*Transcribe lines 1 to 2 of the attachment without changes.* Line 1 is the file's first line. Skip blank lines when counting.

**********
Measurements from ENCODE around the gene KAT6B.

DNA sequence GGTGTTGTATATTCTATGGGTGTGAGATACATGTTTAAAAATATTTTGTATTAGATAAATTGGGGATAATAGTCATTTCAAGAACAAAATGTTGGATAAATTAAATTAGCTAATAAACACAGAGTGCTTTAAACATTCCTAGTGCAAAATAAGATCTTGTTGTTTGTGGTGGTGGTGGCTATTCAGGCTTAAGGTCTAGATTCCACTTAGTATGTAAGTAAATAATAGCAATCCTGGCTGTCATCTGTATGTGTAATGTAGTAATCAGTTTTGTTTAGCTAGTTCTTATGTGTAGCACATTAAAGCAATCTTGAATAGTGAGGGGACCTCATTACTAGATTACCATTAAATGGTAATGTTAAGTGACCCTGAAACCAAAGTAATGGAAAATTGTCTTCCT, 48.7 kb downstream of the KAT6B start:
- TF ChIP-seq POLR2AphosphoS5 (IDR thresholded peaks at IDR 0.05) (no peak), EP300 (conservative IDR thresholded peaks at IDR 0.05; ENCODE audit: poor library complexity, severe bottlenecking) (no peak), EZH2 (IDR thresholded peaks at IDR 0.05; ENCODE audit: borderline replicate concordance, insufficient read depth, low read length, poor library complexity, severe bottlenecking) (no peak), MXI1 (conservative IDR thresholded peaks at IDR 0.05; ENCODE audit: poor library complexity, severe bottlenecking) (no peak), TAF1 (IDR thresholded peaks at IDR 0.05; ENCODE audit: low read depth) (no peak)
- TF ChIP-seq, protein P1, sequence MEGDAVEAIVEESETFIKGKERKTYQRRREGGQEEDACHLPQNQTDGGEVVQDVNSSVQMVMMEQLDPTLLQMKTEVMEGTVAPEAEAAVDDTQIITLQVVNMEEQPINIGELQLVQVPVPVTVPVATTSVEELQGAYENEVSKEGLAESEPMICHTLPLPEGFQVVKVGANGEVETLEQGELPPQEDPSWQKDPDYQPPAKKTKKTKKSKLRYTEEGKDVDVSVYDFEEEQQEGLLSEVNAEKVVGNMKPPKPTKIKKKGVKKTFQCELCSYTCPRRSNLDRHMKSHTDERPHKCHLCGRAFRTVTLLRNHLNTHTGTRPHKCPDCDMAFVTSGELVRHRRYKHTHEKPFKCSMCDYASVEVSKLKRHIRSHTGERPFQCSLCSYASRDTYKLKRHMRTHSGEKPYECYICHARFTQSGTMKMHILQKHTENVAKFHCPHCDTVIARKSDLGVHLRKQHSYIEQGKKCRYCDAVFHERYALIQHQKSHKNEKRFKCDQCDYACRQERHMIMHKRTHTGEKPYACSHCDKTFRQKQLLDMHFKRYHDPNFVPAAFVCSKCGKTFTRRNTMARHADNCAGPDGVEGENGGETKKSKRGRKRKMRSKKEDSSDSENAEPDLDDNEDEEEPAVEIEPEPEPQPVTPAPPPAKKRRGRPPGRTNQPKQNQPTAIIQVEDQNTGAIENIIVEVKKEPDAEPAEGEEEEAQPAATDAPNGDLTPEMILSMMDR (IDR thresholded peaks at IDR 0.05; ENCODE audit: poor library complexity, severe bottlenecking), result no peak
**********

Measurements from ENCODE around the gene KAT6B.

DNA sequence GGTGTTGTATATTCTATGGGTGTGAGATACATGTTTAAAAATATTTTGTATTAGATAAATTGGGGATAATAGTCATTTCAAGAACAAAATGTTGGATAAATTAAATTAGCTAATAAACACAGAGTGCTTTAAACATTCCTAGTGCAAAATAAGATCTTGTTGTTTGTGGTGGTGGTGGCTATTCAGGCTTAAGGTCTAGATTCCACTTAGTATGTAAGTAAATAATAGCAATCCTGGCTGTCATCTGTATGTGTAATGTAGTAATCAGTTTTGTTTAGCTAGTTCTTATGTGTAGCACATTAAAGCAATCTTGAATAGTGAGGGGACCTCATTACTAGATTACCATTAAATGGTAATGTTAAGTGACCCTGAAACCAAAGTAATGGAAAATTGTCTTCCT, 48.7 kb downstream of the KAT6B start: